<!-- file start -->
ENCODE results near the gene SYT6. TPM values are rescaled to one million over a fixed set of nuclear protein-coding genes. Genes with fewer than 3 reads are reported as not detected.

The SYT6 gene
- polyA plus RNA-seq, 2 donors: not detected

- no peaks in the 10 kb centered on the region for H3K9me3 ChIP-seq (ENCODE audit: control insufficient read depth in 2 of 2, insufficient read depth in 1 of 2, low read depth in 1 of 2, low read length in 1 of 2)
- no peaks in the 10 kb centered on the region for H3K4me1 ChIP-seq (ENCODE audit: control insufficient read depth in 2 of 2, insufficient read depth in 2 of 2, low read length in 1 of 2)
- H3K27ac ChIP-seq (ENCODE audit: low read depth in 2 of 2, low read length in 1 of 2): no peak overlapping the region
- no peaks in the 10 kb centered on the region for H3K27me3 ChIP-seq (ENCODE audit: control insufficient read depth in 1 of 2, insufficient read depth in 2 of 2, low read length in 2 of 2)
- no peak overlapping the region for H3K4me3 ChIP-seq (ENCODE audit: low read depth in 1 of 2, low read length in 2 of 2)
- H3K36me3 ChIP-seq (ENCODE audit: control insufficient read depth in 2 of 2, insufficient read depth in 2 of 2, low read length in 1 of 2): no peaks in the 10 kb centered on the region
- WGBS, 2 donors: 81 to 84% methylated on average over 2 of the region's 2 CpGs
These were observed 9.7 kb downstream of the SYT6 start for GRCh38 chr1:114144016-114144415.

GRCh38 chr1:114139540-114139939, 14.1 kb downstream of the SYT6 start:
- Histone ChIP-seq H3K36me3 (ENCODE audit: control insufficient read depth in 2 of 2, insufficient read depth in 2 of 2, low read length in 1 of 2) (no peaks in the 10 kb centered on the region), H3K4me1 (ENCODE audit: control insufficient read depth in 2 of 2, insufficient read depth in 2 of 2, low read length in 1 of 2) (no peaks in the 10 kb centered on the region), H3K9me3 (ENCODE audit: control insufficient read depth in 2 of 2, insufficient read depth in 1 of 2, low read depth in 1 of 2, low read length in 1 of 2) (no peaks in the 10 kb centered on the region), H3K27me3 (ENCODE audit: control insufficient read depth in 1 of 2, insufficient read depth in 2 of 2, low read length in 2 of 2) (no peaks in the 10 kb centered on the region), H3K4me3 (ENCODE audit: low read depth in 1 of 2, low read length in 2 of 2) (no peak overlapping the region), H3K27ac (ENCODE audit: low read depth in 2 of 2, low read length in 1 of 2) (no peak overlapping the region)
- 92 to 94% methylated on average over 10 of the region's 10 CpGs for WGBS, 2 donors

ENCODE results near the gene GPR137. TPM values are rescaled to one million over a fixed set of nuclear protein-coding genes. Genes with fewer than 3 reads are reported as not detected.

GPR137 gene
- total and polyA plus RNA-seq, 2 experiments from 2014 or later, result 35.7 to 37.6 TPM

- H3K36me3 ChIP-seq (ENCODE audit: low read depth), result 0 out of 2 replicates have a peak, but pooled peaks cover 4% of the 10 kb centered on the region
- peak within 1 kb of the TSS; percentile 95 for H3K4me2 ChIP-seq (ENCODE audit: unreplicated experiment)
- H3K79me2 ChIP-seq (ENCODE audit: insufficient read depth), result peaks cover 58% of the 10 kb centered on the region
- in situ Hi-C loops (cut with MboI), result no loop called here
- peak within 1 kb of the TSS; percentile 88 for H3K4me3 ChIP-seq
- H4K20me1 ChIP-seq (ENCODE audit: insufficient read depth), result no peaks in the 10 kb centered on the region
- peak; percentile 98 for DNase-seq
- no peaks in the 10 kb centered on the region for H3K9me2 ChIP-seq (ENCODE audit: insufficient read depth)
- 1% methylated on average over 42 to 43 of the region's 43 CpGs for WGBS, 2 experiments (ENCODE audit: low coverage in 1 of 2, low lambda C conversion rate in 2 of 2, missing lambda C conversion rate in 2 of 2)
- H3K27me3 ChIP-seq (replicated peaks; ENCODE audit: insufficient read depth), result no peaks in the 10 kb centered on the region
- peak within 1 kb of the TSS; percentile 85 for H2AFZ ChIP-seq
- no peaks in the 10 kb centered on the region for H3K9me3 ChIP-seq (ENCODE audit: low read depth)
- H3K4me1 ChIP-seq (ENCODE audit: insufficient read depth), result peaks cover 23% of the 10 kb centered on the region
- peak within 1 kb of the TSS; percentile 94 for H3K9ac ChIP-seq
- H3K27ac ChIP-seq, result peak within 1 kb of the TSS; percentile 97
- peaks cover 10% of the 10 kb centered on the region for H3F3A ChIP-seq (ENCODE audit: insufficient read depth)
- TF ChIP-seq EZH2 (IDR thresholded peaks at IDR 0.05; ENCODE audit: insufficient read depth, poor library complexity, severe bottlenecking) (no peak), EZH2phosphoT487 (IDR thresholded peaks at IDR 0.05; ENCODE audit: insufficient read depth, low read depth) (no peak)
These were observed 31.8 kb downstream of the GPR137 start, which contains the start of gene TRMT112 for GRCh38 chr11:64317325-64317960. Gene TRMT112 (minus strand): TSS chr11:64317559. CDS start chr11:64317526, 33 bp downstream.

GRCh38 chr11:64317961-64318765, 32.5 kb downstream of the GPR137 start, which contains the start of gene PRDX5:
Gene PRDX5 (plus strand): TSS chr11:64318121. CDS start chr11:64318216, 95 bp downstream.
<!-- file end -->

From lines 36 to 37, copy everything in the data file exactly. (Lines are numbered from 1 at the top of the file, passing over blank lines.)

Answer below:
GRCh38 chr11:64317961-64318765, 32.5 kb downstream of the GPR137 start, which contains the start of gene PRDX5:
Gene PRDX5 (plus strand): TSS chr11:64318121. CDS start chr11:64318216, 95 bp downstream.